The symptoms of heartburn, which result from digestive issues and the symptoms of a heart attack can be very similar. It is important to closely monitor any chest pain and know the difference between heartburn and heart attack symptoms because doing so could be a lifesaver.
According to the Harvard Medical School
, even doctors can be confused by the similarity in symptoms between heartburn and a heart attack. In fact, one doctor temporarily misdiagnosed himself, "Sometimes when I would feel the burning in my chest, I would remember an old saying to the effect that “A doctor who takes care of himself has a fool for a patient.” Still, I hesitated; I didn’t want to waste the time of a cardiologist if all I had was heartburn."
The symptoms of heartburn and a heart attack may be similar but the root causes are distinctly different. Heartburn is caused by acid reflux, which occurs from an abundance of acid in the stomach moving up into the esophagus. A heart attack is caused by plaque buildup in the heart arteries, which results in constricted blood flow to the heart.
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According to the Mayo Clinic
, symptoms of heartburn include, "a burning sensation in your chest that may start in your upper abdomen and radiate all the way to your neck." This sensation can last for just a few minutes or for several hours. In addition, symptoms include a reflux of stomach acid that "may leave a sour taste in your mouth — especially when you're lying down.'
While some medical conditions such as pregnancy or a hiatal hernia can cause heartburn, generally it is preceded by having eaten something that caused indigestion. For example, the Cleveland Clinic reports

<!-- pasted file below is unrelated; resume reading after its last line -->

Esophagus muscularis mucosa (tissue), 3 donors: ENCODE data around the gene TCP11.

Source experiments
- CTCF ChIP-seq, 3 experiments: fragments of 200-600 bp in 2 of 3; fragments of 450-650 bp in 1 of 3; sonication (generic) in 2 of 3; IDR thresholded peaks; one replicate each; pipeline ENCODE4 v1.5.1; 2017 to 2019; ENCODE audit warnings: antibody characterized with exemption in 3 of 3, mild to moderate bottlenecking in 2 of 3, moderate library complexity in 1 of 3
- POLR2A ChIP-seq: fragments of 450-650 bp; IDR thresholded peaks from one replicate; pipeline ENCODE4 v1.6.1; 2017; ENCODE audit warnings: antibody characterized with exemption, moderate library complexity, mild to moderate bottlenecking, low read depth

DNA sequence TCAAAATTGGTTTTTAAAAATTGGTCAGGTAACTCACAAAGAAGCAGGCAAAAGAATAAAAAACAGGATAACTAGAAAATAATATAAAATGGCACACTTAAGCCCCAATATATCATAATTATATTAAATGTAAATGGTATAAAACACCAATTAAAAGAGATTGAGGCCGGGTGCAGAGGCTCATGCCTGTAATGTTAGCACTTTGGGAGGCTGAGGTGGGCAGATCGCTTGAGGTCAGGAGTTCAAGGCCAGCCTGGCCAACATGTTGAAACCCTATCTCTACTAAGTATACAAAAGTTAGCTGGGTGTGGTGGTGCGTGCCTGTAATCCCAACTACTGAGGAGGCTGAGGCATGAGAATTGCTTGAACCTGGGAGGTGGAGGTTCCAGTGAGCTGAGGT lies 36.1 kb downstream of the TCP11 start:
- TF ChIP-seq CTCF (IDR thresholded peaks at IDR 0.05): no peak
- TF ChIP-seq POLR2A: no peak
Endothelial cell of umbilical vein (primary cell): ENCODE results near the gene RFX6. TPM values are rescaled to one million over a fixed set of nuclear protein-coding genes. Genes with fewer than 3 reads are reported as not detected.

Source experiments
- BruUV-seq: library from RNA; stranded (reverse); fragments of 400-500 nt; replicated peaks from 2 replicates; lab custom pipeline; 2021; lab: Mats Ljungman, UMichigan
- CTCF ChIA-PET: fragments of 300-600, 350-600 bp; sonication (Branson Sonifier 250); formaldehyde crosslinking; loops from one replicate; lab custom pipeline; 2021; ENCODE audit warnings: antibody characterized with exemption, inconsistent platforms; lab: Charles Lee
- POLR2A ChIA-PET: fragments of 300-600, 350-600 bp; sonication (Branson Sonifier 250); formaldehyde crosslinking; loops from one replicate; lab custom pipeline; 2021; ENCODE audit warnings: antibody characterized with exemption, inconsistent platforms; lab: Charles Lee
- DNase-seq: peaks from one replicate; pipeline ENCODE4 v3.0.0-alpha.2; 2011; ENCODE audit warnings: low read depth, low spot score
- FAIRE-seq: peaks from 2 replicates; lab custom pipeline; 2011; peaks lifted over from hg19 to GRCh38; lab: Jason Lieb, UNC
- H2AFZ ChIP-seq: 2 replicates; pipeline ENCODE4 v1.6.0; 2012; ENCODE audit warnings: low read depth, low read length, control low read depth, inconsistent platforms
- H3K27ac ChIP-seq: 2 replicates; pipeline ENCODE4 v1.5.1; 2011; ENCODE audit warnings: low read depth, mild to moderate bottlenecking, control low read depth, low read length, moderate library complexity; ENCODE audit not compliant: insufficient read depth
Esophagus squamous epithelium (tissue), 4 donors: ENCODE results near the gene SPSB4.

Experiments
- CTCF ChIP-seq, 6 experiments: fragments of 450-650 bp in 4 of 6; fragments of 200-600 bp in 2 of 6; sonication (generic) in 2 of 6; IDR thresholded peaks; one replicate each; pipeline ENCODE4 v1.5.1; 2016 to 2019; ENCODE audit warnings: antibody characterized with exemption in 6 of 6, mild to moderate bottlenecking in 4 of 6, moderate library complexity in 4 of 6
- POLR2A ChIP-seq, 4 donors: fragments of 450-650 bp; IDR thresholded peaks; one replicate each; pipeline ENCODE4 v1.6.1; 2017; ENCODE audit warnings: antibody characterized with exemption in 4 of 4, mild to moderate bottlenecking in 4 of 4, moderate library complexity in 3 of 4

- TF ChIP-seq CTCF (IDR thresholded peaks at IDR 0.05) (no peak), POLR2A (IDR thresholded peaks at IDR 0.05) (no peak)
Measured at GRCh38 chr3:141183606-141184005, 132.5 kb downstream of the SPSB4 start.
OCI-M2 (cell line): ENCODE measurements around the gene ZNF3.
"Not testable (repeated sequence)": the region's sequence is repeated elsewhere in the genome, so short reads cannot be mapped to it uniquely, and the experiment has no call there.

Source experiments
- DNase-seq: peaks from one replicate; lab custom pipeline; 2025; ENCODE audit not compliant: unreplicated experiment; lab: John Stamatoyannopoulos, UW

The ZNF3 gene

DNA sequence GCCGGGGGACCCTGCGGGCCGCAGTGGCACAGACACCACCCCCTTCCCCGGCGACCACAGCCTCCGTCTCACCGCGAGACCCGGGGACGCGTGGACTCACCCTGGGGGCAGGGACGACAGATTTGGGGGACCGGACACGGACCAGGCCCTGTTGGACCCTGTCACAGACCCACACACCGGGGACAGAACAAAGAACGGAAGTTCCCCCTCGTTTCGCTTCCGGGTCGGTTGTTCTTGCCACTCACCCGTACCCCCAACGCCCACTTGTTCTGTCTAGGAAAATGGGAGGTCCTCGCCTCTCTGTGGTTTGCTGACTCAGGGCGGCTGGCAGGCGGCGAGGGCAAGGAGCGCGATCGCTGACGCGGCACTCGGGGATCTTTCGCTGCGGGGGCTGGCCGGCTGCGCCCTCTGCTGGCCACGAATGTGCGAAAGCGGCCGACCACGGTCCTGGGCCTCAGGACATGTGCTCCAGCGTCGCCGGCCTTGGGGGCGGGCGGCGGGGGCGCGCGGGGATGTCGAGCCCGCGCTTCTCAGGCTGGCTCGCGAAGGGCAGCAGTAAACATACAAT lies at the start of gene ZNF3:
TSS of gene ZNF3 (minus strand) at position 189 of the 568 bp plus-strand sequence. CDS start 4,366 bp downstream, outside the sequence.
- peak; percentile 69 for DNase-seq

that large portions and foods like "onions, chocolate, peppermint, high-fat foods, citrus fruits, garlic, spicy foods, and tomatoes or tomato-based products" can cause heartburn. Drinking alcohol, eating before bedtime, clothing that is too tight and obesity are also contributing factors to heartburn.
The early symptoms of a heart attack also include chest pain and while the American Heart Association states, "some heart attacks are sudden and intense" most heart attacks have warning signs that, if recognized, can serve to save a person's life.
In the case of a heart attack, AHA reports
that the pain in the chest involves "discomfort in the center of the chest that lasts more than a few minutes, or that goes away and comes back. It can feel like uncomfortable pressure, squeezing, fullness, or pain." In addition, there can be pain in "one or both arms." Additional symptoms may include a "cold sweat, nausea, or lightheadedness."
Go Red for Women points out
that the warning signs of a heart attack are not always the same for men and women. Women are more likely to also experience jaw pain or "symptoms that women often brush off as the flu, stress, or simply feeling under the weather — which could put their lives in jeopardy."
This article is for information only and is not intended as medical advice. Talk with your doctor about your specific health and medical needs.
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